rbenv works by creating a directory of shims, or libraries that intercept calls and change or redirect them. In this case, shims point Ruby commands to the files used by the Ruby version that's currently enabled. Through the rehash sub-command, rbenv maintains shims in that directory to match every Ruby command across every installed version of Ruby on your server. Whenever you install a new version of Ruby or a gem that provides commands, such as Rails, you should use rehash.

To rehash the directory of shims, run the following command:

  • rbenv rehash

Verify your installation of Rails by printing its version with this command:

  • rails -v

You will see the version of Rails that was installed:

OutputRails 5.2.3 

With Rails successfully installed, you can begin testing your Ruby on Rails installation and start to develop web applications. In the next step, you will learn how to update and uninstall rbenv and Ruby.

Step 5 — Updating and Uninstalling rbenv and Ruby

When maintaining projects, it is useful to know how to update and uninstall when the need arises. In this step, you will upgrade rbenv, then uninstall Ruby and rbenv from your machine.

You can upgrade rbenv and ruby-build using Homebrew by running the following command:

  • brew upgrade rbenv ruby-build

If rbenv or ruby-build need to be updated, Homebrew will do it for you automatically. If your set up is already up to date, you will get output similar to the following:

OutputError: rbenv 1.1.2 already installed Error: ruby-build 20190615 already installed 

This will ensure that we are using the most up-to-date version of rbenv available.

As you download additional versions of Ruby, you may accumulate more versions than you would like in your ~/.rbenv/versions directory. Using the ruby-build plugin's uninstall subcommand, you can remove these previous versions.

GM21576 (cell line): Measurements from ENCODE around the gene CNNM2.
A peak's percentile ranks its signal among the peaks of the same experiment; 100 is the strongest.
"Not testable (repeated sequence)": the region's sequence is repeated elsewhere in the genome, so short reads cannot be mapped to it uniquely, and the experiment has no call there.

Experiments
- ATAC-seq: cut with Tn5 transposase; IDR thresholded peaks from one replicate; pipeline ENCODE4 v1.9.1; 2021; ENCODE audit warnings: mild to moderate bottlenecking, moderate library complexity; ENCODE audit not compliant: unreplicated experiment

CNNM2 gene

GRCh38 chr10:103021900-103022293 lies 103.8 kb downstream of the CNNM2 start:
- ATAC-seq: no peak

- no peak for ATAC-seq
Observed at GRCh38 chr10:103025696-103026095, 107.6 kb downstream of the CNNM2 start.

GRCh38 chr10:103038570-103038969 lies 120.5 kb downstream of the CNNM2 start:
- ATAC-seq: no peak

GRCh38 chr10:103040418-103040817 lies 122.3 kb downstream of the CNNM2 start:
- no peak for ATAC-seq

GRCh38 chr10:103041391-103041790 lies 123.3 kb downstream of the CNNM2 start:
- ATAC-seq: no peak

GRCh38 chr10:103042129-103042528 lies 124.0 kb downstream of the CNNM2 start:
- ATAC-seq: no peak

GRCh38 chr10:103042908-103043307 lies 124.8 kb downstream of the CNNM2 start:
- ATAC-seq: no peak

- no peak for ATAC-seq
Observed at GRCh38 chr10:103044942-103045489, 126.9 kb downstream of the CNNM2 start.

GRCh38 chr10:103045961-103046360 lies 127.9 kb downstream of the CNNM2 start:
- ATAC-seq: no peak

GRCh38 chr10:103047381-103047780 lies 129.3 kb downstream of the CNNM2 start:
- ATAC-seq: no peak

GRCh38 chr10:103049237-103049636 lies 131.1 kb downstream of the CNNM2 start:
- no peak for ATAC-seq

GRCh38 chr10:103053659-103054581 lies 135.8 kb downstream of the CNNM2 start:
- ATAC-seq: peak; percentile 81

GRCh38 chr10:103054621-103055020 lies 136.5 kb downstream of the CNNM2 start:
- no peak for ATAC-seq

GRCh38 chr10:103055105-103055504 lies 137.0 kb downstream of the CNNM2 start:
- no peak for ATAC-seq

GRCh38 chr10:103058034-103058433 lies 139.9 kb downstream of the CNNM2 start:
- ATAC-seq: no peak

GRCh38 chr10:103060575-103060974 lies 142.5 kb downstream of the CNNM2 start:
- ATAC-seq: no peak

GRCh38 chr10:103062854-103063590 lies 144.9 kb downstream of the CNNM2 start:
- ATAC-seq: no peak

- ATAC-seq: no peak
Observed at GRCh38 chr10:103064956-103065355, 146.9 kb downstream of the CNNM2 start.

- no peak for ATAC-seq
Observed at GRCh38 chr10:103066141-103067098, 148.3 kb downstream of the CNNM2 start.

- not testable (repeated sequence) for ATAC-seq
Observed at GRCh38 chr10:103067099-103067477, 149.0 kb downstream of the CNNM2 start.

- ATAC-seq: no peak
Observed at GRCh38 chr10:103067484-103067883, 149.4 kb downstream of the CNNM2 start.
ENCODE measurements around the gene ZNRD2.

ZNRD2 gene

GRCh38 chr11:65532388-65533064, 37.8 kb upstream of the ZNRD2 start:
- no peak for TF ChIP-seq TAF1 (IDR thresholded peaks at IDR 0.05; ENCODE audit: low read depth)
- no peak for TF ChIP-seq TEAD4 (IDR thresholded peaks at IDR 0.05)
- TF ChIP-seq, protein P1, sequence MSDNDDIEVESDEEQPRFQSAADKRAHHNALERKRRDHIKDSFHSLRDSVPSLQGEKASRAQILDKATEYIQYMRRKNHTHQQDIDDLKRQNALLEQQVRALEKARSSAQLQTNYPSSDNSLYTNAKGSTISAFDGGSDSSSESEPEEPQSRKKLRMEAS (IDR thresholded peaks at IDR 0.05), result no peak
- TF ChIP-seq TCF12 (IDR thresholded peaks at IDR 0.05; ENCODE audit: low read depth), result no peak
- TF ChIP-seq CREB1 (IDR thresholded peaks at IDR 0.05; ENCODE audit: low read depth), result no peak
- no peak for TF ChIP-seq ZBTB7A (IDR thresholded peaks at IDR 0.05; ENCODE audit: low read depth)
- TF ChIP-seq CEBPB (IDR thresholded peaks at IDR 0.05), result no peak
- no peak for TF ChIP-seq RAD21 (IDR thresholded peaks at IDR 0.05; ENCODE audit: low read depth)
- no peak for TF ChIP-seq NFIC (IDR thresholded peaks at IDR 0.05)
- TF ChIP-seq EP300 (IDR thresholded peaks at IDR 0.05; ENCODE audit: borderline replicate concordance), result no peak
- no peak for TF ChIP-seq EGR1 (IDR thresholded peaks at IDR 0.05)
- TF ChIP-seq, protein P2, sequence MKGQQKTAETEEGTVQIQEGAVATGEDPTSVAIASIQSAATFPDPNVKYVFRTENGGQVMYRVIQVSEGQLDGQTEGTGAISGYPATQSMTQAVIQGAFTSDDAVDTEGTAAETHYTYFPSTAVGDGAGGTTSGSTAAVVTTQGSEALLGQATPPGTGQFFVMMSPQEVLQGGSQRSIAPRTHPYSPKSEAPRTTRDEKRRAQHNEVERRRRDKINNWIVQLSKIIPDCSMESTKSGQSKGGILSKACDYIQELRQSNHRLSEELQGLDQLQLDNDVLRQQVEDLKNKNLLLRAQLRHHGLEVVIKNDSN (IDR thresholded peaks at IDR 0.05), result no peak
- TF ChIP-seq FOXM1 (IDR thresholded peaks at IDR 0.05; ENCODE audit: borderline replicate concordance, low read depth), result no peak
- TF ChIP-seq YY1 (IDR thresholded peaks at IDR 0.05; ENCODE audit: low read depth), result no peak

For example, run the following to uninstall Ruby version 2.1.3:

  • rbenv uninstall 2.1.3

With the rbenv uninstall command you can clean up old versions of Ruby so that you do not have more installed than you are currently using.

If you've decided you no longer want to use rbenv, you can remove it from your system.

To do this, first open your ~/.bash_profile file in your editor:

  • nano ~/.bash_profile

Find and remove the following line from the file to stop rbenv from starting when you open the Terminal:


... eval "$(rbenv init -)" 

Once you have deleted this line, save the file and exit the editor.

Run the following command to apply the changes to your shell:

  • source ~/.bash_profile

Next, remove rbenv and all installed Ruby versions with this command:

  • rm -rf `rbenv root`

Finally, remove the rbenv package itself with Homebrew:

  • brew uninstall rbenv

Check the rbenv version to make sure that it has been uninstalled:

  • rbenv -v

You will get the following output:

Output-bash: /usr/local/bin/rbenv: No such file or directory 

This means that you have successfully removed rbenv from your machine.


In this tutorial you installed Ruby on Rails with rbenv on macOS. From here, you can learn more about coding in Ruby with our How To Code in Ruby series. You can also explore how to use Ruby on Rails with PostgreSQL rather than its default sqlite3 database, which provides more scalability, centralization, and stability for your applications.